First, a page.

As the Net Generation Survey found, 75 percent of students instant message while doing schoolwork. At the same time, the student is also playing and downloading music, watching last night's "The Daily Show" and talking on the phone, reports the survey.
The Net Generation quickly shifts attention from one project to the next, always putting a high priority on speed. Sometimes that speed comes at a cost. Educators and researchers have found that the Net Generation lacks depth in its research and critical skills. They'll often grab information from the first page that pops up on Google, without fully examining if the Web site is a credible source.
Research shows that Net Generation college students are strong visual learners and weaker textual learners. One study examined a library class at California State University - Hayward, where students frequently ignored lengthy text directions for homework assignments. When the assignments were rewritten using images first, student scores increased by 11 to 16 percent and refusal to complete the assignment dropped by 10 to 14 percent.
The Net Generation is not only adept at process information from multiple sources, but they are intuitively drawn to creating multi-media presentations. From a childhood spent watching MTV, movies and video clips online, they have a natural eye and ear for editing audio, video and text. And since they grew up around digital video cameras and simple editing software, everyone's a filmmaker. YouTube, anyone?
Net Generation students are also strong experiential learners. They prefer to learn by discovery, rather than simply being told that something is true. They're used to the online world, where Google answers every curiosity. They read and write customer reviews on books, games and gadgets, and they trust those peer reviews more than any TV commercial or "official" critic.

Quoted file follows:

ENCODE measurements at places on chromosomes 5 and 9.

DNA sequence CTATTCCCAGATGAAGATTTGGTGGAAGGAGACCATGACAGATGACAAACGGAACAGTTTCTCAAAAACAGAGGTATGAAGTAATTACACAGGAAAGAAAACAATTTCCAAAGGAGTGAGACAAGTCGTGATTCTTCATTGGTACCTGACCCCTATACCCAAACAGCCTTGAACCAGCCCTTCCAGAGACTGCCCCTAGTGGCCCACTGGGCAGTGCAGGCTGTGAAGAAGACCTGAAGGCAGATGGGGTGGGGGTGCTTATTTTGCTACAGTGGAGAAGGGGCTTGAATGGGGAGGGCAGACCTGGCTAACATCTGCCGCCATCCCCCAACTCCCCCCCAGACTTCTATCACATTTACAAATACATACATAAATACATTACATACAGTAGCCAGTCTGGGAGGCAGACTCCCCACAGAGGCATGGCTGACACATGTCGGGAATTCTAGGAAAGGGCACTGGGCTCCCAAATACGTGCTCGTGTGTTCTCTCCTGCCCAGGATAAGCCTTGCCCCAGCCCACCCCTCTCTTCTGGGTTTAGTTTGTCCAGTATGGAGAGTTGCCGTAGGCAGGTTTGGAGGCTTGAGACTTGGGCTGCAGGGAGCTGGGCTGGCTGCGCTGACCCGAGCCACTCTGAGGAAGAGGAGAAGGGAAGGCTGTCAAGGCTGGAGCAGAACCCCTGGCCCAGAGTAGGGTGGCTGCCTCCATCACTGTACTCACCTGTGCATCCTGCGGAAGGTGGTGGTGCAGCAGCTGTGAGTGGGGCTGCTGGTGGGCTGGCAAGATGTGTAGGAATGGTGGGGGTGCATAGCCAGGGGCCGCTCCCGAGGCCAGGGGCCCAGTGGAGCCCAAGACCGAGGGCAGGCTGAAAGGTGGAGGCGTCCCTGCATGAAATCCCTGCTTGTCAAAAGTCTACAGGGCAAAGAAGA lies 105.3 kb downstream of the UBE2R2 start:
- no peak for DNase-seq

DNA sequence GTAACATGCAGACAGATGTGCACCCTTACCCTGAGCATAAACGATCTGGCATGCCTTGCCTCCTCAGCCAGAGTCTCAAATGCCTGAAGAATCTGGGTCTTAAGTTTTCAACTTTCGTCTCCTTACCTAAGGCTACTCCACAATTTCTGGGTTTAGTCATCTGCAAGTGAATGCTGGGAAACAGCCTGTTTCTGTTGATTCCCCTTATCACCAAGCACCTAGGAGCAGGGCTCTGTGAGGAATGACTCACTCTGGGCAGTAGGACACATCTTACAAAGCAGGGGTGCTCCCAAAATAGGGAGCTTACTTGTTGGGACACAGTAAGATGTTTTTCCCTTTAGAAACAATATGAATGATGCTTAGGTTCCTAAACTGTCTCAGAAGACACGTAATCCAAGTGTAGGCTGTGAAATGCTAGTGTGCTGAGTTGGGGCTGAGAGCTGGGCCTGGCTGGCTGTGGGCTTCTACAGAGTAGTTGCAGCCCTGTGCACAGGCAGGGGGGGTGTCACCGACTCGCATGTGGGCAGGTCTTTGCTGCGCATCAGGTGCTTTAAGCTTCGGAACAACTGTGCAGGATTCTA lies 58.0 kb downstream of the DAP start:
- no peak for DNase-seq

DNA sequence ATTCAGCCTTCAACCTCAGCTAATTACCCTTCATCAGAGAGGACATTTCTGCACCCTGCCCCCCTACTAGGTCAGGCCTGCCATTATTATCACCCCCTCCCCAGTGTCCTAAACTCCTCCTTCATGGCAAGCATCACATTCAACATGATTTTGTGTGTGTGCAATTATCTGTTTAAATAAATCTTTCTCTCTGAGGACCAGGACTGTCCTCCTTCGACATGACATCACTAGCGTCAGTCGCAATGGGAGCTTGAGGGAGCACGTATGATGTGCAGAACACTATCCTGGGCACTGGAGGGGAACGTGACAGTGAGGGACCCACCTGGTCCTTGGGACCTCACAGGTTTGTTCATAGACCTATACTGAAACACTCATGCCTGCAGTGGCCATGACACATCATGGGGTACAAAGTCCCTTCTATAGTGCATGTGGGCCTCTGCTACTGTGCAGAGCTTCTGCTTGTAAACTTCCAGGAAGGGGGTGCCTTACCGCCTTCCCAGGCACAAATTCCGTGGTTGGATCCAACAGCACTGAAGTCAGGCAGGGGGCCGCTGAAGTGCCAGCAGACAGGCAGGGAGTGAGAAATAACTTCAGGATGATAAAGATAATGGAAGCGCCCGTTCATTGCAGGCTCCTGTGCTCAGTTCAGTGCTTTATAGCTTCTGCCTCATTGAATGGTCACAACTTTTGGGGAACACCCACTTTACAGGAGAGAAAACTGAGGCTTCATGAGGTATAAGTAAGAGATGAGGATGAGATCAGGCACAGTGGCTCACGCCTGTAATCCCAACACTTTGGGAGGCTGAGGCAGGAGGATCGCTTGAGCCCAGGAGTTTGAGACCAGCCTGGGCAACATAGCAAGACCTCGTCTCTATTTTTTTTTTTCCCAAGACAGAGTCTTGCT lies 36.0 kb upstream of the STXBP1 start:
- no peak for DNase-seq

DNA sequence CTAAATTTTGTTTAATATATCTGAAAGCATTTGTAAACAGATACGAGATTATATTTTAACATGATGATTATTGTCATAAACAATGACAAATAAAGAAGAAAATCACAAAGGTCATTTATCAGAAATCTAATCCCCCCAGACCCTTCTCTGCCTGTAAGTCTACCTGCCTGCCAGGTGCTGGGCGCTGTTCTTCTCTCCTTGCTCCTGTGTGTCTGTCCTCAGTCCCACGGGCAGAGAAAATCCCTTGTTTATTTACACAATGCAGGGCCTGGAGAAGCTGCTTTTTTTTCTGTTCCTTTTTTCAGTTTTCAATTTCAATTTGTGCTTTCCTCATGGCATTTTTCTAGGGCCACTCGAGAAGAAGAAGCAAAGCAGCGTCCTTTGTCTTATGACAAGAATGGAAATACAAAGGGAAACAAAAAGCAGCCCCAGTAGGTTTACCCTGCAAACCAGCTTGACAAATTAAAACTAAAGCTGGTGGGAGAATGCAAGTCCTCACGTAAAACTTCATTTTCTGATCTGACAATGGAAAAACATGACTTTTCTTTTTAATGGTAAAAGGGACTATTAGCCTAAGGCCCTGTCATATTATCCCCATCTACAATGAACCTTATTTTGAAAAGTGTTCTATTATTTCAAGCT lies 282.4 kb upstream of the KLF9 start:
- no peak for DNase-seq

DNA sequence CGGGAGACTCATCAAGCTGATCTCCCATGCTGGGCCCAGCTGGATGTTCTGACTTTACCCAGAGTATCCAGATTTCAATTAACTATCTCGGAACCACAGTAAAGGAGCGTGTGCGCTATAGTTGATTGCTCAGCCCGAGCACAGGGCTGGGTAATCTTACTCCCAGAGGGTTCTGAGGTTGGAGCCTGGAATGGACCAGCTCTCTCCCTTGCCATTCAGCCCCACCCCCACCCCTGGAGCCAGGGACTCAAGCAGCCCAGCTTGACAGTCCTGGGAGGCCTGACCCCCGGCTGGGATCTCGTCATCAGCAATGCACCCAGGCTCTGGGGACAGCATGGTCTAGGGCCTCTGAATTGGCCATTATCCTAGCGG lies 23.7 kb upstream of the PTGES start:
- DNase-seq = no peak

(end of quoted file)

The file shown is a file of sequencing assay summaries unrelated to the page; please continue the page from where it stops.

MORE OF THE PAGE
More than anything, Net Generation students are excellent collaborators. They're natural at networking and love to work in teams. For the Net Generation, collaboration can occur in the same classroom or with team members across the world. They're comfortable starting and maintaining online relationships and becoming "good friends" with people they've never met in person.
That's because, for the Net Generation, the lines between the virtual and physical world are blurred, if not invisible. Not surprisingly, the Net Survey found that 80 percent of college students have instant messaged someone in the same room.
Now that we know more about how the Net Generation student learns and works, let's explore how they communicate with peers, professors and even their parents.
Net Generation Students and Networking
The Net Generation is constantly connected. Not just to the Internet, but to each other. What would instant messaging be, after all, without a buddy list? For the Net Generation, technology offers a way to constantly be in touch with old and new friends.